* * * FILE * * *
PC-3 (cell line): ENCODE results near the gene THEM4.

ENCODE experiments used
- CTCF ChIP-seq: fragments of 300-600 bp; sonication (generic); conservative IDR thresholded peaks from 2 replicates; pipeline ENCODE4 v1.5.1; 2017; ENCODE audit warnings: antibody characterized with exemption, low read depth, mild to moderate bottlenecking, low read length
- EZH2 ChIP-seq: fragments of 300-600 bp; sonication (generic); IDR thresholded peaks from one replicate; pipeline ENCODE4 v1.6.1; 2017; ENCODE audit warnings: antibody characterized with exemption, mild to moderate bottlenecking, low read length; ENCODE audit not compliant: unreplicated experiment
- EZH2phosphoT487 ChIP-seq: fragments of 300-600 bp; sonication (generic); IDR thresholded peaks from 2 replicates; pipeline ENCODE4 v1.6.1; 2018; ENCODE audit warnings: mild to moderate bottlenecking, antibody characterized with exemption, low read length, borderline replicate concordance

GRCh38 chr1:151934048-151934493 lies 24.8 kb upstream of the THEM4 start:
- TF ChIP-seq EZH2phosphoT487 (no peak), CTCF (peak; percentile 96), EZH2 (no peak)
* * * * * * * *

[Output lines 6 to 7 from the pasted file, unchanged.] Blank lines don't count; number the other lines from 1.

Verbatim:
GRCh38 chr1:151934048-151934493 lies 24.8 kb upstream of the THEM4 start:
- TF ChIP-seq EZH2phosphoT487 (no peak), CTCF (peak; percentile 96), EZH2 (no peak)